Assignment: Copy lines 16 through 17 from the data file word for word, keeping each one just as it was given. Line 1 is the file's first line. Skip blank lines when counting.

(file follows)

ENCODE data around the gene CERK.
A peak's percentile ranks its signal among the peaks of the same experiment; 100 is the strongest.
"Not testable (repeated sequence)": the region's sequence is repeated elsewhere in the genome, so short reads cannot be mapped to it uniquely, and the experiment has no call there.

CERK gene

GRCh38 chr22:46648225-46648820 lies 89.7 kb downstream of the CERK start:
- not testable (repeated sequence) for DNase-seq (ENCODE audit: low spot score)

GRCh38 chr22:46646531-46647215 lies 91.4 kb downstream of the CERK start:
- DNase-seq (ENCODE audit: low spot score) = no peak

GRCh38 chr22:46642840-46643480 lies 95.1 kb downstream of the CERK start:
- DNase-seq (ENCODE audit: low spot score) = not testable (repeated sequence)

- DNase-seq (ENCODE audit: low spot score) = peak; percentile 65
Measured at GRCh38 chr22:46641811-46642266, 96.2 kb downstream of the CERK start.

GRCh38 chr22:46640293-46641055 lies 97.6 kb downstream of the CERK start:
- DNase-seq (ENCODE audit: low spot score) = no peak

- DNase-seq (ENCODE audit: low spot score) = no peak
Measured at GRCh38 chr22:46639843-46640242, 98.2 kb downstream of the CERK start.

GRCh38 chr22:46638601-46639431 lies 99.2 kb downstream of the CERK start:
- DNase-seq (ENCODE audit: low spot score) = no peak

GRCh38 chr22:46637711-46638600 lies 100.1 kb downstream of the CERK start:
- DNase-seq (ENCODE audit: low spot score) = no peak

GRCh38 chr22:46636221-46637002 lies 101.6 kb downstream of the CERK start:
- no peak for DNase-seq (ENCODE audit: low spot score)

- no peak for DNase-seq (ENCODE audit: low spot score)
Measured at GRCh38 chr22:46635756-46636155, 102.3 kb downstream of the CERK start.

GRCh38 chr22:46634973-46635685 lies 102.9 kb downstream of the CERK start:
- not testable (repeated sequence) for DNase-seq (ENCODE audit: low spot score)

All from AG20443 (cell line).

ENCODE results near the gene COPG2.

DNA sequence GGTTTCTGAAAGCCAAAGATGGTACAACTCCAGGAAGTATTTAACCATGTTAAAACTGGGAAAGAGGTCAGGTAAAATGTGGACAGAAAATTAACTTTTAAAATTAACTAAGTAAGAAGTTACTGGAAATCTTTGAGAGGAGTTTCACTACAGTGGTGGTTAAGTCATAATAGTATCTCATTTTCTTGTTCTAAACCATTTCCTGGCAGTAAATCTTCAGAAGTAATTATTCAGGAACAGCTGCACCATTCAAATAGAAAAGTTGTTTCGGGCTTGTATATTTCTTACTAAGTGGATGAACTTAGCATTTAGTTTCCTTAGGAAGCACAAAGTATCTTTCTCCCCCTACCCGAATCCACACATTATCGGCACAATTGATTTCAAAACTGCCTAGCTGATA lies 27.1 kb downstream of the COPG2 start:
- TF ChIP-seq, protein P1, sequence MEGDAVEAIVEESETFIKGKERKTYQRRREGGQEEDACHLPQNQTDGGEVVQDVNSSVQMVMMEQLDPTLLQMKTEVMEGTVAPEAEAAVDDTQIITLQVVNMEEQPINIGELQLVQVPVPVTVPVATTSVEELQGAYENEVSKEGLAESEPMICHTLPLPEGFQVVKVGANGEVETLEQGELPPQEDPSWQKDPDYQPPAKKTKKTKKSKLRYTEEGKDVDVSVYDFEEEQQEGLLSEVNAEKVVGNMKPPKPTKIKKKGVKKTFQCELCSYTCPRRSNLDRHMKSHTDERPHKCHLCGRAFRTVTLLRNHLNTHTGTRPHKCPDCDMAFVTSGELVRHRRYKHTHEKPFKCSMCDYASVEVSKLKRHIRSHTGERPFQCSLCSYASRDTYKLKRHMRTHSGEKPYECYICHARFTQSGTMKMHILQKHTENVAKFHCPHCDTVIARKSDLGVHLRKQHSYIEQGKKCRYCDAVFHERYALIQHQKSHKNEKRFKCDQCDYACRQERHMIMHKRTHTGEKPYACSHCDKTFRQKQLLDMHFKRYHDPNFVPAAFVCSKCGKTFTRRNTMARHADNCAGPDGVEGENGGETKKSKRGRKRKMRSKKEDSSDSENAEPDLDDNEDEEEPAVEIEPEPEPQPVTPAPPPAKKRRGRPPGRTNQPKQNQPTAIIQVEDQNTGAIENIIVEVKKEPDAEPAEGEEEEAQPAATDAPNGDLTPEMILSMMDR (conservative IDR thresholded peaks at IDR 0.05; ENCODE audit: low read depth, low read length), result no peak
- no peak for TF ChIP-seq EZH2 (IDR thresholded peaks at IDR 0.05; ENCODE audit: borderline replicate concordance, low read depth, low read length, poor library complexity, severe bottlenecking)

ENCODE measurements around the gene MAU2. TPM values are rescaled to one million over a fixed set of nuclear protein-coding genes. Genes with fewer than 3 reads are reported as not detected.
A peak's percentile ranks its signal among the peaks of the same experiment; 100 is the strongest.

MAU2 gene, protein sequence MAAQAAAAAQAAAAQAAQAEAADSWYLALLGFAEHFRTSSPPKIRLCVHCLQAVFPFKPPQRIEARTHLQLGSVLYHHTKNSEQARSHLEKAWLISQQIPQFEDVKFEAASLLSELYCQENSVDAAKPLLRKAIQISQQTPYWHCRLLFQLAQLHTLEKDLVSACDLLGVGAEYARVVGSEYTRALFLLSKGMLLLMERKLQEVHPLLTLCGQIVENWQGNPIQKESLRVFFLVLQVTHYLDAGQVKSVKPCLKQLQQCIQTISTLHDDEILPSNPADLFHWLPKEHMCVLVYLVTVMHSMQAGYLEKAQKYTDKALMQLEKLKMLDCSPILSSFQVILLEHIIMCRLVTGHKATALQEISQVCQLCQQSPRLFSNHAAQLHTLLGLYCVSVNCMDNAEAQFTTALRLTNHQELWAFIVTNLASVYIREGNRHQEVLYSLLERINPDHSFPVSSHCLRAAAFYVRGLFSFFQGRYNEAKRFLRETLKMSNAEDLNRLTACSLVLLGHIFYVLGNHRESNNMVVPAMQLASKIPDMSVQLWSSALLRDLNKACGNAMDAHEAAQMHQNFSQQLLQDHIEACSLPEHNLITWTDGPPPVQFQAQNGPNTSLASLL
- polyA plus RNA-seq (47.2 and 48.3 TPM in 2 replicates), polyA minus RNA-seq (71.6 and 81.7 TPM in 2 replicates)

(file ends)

Measured at GRCh38 chr22:46639843-46640242, 98.2 kb downstream of the CERK start.

GRCh38 chr22:46638601-46639431 lies 99.2 kb downstream of the CERK start: